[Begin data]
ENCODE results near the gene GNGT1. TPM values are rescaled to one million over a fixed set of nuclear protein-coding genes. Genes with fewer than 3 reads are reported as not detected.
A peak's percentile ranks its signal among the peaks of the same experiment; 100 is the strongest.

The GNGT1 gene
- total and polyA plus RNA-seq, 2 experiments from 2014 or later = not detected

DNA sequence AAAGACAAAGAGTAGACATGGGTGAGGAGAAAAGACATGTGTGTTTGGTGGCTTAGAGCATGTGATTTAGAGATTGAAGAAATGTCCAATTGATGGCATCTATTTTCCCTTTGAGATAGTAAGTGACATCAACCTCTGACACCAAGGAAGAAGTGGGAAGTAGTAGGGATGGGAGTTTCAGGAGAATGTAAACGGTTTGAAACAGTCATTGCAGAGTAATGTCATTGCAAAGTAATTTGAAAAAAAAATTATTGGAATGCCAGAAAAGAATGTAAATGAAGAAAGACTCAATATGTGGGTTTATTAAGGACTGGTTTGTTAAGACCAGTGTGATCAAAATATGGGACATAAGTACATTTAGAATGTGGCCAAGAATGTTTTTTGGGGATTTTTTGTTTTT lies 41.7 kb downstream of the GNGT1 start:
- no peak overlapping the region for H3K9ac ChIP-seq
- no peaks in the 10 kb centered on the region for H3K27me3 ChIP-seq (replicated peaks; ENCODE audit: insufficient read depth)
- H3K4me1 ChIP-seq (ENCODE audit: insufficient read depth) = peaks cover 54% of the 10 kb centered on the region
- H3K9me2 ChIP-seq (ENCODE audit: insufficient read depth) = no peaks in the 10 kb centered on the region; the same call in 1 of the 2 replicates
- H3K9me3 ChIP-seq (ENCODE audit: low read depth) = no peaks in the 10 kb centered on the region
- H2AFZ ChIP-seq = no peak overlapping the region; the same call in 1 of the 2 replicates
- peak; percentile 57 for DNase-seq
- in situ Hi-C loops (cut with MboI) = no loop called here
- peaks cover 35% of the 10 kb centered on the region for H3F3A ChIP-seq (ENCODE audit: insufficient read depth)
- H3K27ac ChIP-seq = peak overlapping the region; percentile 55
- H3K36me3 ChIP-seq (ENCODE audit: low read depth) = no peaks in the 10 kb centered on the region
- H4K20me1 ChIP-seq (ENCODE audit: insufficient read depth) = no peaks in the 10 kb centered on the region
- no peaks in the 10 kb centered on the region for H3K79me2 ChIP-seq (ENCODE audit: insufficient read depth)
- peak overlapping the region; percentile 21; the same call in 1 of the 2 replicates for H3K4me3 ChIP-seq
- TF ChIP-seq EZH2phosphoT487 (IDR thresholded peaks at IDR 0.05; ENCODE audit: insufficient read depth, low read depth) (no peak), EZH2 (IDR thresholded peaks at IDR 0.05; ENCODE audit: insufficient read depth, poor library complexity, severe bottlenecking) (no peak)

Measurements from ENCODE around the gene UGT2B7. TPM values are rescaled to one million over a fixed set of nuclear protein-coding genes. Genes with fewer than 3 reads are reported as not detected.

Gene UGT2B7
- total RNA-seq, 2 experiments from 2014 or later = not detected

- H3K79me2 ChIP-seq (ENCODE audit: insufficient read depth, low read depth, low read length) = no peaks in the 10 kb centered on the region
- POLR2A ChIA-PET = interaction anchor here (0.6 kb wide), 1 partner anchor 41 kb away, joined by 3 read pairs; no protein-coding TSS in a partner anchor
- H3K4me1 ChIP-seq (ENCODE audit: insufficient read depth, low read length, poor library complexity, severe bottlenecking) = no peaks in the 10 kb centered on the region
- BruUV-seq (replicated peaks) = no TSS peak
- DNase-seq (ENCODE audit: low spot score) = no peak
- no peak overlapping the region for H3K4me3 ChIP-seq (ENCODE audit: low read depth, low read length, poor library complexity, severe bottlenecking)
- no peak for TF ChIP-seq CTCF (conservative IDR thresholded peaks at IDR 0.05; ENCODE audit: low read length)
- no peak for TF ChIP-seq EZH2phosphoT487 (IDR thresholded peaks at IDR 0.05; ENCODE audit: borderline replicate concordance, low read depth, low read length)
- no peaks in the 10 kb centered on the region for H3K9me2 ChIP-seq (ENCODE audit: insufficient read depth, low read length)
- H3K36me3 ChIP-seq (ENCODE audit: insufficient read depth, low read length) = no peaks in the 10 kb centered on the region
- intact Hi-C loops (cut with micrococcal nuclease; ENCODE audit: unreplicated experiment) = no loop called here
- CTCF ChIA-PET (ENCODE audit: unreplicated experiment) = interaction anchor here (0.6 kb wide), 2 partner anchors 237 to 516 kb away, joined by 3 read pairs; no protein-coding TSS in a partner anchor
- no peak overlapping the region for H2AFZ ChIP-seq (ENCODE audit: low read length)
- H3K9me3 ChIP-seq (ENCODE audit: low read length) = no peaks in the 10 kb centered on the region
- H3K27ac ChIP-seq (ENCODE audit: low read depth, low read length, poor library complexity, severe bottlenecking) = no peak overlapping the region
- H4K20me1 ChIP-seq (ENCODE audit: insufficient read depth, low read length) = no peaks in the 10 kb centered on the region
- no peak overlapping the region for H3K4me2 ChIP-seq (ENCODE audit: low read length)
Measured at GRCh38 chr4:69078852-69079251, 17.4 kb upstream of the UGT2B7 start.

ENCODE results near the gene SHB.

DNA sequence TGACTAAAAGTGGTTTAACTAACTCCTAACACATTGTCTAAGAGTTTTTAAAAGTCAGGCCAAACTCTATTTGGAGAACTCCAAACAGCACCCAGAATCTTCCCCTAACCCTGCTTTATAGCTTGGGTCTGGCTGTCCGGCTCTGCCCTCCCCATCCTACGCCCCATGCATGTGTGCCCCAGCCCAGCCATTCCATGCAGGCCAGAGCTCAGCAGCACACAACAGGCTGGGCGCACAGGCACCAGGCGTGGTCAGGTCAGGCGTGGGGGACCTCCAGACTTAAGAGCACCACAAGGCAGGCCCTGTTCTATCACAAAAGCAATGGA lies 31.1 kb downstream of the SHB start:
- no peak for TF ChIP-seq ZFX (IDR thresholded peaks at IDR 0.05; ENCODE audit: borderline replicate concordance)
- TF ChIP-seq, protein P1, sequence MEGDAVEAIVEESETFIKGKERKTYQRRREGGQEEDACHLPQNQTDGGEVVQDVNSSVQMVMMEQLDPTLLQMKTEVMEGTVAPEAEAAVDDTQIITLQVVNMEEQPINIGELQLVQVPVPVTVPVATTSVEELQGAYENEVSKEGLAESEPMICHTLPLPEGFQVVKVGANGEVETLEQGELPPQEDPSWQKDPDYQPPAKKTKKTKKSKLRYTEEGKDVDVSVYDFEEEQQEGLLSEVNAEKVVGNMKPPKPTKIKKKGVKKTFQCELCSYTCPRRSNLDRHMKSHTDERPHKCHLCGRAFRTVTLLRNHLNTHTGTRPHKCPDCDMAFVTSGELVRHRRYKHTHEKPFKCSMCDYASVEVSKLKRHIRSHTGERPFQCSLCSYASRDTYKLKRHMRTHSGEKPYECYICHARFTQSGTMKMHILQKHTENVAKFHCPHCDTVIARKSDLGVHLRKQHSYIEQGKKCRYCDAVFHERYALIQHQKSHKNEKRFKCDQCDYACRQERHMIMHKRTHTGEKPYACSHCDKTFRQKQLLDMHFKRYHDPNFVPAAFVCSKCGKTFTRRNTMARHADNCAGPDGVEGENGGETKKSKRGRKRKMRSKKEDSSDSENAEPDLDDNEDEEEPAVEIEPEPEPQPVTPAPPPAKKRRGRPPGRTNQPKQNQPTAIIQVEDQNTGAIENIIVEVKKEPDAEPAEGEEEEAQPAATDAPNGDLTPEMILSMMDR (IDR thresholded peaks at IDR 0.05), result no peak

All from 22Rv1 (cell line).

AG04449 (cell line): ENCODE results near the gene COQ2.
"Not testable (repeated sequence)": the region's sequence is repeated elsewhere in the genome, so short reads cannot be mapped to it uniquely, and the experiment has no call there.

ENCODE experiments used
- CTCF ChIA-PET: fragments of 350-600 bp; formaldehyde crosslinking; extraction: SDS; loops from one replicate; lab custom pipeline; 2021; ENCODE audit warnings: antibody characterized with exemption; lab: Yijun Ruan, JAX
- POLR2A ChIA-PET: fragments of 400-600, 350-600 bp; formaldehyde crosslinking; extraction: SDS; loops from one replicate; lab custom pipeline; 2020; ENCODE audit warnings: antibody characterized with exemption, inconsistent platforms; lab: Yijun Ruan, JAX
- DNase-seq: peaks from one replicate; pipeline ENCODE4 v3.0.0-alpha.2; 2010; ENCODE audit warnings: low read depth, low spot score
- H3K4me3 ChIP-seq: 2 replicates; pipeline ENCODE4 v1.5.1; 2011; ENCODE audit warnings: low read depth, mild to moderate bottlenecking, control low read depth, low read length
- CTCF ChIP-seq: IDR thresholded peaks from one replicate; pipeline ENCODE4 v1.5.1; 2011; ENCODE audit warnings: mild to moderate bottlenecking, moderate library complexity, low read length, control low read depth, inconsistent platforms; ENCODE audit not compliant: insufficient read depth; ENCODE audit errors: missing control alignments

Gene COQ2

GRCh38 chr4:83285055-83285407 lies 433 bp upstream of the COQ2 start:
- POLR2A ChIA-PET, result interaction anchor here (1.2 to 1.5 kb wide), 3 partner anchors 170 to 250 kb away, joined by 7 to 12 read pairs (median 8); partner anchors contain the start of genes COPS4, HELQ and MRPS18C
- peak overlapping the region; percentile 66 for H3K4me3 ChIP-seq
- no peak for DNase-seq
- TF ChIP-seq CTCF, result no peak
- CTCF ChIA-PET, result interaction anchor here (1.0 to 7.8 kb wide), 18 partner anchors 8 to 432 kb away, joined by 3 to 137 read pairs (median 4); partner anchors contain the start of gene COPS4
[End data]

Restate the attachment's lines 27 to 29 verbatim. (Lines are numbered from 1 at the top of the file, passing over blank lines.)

- BruUV-seq (replicated peaks) = no TSS peak
- DNase-seq (ENCODE audit: low spot score) = no peak
- no peak overlapping the region for H3K4me3 ChIP-seq (ENCODE audit: low read depth, low read length, poor library complexity, severe bottlenecking)